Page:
Anyone know of a permanent fix?
Permatex "Grey" Silicone gasket sealer. Remains rubbery forever, and has high resistnace against oils (unlike many silicones). I used it after an engine teardown on my old K100 3 years ago, and there isn't the slightest hint of oil anywhere.

Just be sure to clean all surfaces with an aggressive solvent like lacquer thinner then make sure they are bone dry before applying the bead of Permatex. If there is a gasket, you can continue to use it, but clean it well first too. Allow the stuff to cure for 24 hours before use.

Bob.
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post #6 of 24 (permalink) Old Dec 8th, 2005, 4:19 am
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Quote:
Originally Posted by HGP3
This leak is a bitch to fix long term because the chain tentioner is mounted in the cover not in the main engine case like the earlier 1100 and 1000 engines. The oil pressure forces the oil out of the joint between the main case and the chain cover. They did this to make adjusting the valves easier but didn't allow for the pressure increase at the joint. If you were able machine a groove around the small hole that carries the oil to the tentioner and install a o ring, would be a permanent fix but would be out of the reach of most people.
H
HGP3, Do you think the space beneath the chain cover can become pressurised when it should be vented to a breather, same as the main engine case or is the space under the cover at oil pressure?



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Last edited by voxmagna; Dec 8th, 2005 at 4:21 am. Reason: addition
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post #7 of 24 (permalink) Old Dec 8th, 2005, 10:35 pm
 
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It's not crankcase pressure, it's actually main oil pressure, the same oil pressure that lubes the crank and everything else. Can be really high when you start up cold, especially with heavy weight oil. I think the leak happens when the engine is cold but I can't prove it. I reasealed mine a couple of times using all the factory and urban legends to no avail. (98model) I do use 15 x50 mob1, probably part of the problem. Doesn't do any more than weep and I can't see it unless the fairing lower is off. It never drips. And I sold it so it isn't my problem any more. The K12S doesn't leak or burn any oil.
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post #8 of 24 (permalink) Old Dec 8th, 2005, 11:08 pm
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Quote:
Originally Posted by HGP3
It's not crankcase pressure, it's actually main oil pressure, the same oil pressure that lubes the crank and everything else. Can be really high when you start up cold, especially with heavy weight oil. I think the leak happens when the engine is cold but I can't prove it. I reasealed mine a couple of times using all the factory and urban legends to no avail. (98model) I do use 15 x50 mob1, probably part of the problem. Doesn't do any more than weep and I can't see it unless the fairing lower is off. It never drips. And I sold it so it isn't my problem any more. The K12S doesn't leak or burn any oil.
H
How has temperature got anything to do with oil pressure? There is a pressure relief valve in all motors that opens well below 100psi.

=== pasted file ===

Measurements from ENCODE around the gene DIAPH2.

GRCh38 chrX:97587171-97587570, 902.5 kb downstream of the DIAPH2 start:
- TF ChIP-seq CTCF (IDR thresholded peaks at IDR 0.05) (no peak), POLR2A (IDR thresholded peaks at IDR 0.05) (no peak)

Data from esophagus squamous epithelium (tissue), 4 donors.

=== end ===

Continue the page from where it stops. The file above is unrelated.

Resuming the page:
Bob.
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post #9 of 24 (permalink) Old Dec 9th, 2005, 12:54 am
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Cold temps and thick oil are going to cause high pressure. Not high flow, just high pressure. A hot engine generally fails due to low oil pressure, as the viscosity of the oil is close to water (very thin), and the oil pump can't deliver the volume needed. That pressure relief valve is only worth anything when it is dealing with an engine at operating temperature, the oil pump is efficient, and the bearing surfaces are within tolerance. Otherwise, when cold, it's going to relieve the oil pump with no consideration to upstream demands, and won't help when the oil pump starts cavitating when the oil is too hot and too thin.

Turbo can probably explain it much better, though.



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post #10 of 24 (permalink) Old Dec 9th, 2005, 3:43 am
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Oil pressure per se is not such a simple thing that you can say is good or not good for an engine. The property of oil is such that it should get to the parts that need the lube and not break down under extreme pressure of the mechanical parts. So a hot engine with lower pressure and the lube getting everywhere, is better than a cold engine with thick oil at high pressure. That's why most engine wear occurs with regular cold starting, running and foolishly racing the motor when not up to temperature.

Fortunately I haven't been into my K's lube system for repairs yet, but most gasoline engines have to maintain oil pressure with a regulator close to the pump outlet incorporating a bypass to stop the pump failing with cold thick lube. It's not uncommon to find gasoline engines running for many years below the set regulated pressure when hot, particularly when low viscosity oils are used.

Back to the K's timing cover, if it really is at oil pressure somewhere from 40 to 60 psi, that does surprise me, because even the slightest leak would piss oil and you could have no oil and a burned out motor in minutes.